Since the question was asked, high-performance carbon wheels for drop bar bikes are evolving towards an internal width of 22-25mm - that is, wheels aimed at both performance road and gravel bikes. I am not sure how alloy wheels for drop bar bikes are evolving, but I suspect they will follow (White Industries already makes an alloy rim with a 25mm internal width, and there may be a few other small brands that I can't remember). I believe this would have been considered wide even for mountain bikes in the early 2010s. That said, while I'm not familiar with MTB disciplines these days, I think at MTB wheels are approaching 30mm internal width.
I can't see any substantive reason not to use an XC wheelset on a gravel bike if one is available, provided that the spacing matches the bike. I believe current MTBs use the Boost standard, i.e. the front and rear dropout spacing is 110mm and 148mm respectively. On drop bar bikes, this doesn't yet give an advantage, and as far as I know the majority of gravel bikes and all road bikes have converged on 100/142mm spacing. I'm not sure what the state of play for Boost spacing was in 2017, but it is an issue now.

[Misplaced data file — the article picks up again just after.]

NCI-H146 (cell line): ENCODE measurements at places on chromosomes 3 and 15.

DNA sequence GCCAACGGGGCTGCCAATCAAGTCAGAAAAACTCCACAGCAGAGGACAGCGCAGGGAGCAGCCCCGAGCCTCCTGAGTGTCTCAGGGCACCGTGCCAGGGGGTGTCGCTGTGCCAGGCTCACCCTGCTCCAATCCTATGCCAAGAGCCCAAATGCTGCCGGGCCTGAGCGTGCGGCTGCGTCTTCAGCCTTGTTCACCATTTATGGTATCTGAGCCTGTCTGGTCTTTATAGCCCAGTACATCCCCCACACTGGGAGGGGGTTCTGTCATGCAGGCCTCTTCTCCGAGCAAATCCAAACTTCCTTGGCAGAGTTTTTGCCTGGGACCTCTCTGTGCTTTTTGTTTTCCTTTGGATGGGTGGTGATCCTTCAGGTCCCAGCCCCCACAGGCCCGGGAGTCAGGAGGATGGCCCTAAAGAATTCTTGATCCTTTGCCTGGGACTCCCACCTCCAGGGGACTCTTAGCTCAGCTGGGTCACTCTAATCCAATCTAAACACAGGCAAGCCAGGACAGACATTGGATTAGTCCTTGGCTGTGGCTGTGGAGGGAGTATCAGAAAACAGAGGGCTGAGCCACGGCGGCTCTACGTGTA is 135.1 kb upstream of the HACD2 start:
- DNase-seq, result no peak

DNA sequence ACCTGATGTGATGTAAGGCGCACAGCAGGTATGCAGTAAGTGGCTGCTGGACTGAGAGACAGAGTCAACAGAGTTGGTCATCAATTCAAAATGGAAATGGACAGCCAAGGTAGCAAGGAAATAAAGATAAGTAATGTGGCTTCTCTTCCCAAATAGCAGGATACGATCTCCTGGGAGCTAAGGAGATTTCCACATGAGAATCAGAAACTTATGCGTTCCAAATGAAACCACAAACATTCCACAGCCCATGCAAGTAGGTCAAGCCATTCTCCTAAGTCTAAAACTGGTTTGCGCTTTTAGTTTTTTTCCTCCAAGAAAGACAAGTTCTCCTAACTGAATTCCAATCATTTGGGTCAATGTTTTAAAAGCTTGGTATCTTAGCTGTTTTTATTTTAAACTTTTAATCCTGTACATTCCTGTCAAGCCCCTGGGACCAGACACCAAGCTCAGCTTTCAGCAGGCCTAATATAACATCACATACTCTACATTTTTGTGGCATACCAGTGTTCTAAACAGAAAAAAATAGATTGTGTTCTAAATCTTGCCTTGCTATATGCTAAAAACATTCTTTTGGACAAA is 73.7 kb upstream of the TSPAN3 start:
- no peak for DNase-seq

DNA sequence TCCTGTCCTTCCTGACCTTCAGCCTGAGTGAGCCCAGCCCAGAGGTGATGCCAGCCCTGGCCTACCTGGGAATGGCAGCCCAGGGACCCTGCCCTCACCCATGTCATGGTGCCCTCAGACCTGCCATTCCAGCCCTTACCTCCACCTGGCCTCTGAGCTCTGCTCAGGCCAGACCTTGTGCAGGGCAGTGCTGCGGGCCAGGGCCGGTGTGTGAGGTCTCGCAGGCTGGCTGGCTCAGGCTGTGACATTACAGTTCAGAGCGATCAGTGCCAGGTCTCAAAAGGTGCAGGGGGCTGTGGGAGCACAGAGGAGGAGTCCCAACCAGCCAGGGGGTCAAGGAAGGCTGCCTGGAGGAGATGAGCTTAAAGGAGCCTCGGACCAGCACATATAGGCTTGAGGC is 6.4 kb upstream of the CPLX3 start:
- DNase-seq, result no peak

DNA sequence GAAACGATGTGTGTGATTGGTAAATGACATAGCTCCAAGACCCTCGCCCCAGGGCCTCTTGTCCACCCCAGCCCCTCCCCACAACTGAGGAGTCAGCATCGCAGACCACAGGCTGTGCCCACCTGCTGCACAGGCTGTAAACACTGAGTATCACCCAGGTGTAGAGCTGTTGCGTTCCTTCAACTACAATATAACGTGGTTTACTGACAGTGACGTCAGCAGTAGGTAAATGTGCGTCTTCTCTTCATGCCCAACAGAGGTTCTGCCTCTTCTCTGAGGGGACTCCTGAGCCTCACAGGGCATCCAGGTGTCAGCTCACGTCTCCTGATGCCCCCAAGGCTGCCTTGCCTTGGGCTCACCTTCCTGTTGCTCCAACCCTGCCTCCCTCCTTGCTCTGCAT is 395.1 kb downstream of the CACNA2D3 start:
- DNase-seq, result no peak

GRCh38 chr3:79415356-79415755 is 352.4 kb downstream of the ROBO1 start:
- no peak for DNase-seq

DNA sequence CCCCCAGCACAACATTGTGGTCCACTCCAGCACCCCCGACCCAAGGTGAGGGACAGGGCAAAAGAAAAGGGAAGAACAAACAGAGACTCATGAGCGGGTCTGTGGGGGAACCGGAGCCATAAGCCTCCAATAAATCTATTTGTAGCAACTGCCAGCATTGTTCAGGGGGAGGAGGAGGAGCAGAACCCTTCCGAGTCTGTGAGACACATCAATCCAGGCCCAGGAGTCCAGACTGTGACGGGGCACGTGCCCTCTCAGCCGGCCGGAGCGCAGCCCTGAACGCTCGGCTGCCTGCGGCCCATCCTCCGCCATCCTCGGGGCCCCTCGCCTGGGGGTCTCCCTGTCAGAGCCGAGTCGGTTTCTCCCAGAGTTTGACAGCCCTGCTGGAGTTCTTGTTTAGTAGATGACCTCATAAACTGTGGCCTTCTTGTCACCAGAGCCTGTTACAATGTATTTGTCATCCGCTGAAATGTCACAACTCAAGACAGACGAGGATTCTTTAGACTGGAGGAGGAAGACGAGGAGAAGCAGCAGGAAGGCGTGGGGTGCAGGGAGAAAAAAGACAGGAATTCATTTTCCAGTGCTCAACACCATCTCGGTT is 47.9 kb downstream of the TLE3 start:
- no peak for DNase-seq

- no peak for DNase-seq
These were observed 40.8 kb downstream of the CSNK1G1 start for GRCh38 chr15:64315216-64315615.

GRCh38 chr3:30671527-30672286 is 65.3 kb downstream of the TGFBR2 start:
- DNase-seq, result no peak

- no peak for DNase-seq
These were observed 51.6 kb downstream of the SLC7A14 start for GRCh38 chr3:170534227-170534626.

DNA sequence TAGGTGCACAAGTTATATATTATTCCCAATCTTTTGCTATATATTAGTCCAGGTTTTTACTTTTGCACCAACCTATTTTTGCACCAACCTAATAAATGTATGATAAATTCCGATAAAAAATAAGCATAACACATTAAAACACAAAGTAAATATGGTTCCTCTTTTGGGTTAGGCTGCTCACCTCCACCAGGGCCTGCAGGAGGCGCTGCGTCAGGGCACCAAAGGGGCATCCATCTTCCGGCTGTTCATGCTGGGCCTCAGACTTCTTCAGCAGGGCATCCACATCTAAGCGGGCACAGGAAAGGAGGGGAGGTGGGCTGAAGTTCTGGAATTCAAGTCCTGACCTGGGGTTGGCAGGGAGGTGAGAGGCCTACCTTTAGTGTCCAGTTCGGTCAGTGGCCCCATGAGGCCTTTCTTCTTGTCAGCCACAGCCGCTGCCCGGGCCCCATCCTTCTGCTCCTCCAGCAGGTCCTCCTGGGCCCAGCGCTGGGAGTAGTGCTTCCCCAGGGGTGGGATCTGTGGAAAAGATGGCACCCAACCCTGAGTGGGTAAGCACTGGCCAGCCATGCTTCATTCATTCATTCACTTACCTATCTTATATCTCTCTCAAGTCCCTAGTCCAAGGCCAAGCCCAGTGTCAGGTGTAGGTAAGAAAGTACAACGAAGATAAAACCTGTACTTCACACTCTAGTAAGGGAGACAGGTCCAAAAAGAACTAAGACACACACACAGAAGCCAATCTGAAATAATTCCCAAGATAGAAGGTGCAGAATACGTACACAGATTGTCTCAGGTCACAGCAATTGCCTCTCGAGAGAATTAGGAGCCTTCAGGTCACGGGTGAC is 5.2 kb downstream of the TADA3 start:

The folks at the blog Riding Gravel noted that you can often get good deals on second hand, high-end 29er, non-Boost 29er wheels, as this is a dated standard on MTBs. Because many of the front hubs used 15mm thru axles and most drop bar bikes use 12mm, you often have to source some sort of adapter. These wheels will also tend to have 6 bolt disc rotor mounts, whereas the drop bar world uses center lock mounts. One would simply acquire a 6 bolt rotor and use that.
While aerodynamics and gravel might not have been as big a deal in 2017, I suspect this trend will develop for gravel bikes. If you used an XC wheelset, you might make a minor sacrifice versus a deeper section road-oriented wheelset. This sacrifice won't be relevant to all users.
As to the specific wheels mentioned in the original question, there may have been no substantive reason to choose one or the other on a gravel bike. So, if you could buy the Crossmax Pro for less than the Allroad Pro back then and you were willing to use a 6-bolt rotor, then you should probably have done so (keeping in mind you needed an adapter for a 12mm thru axle; Mavic doesn't supply this with the current Crossmax Pro linked by Cray Kao).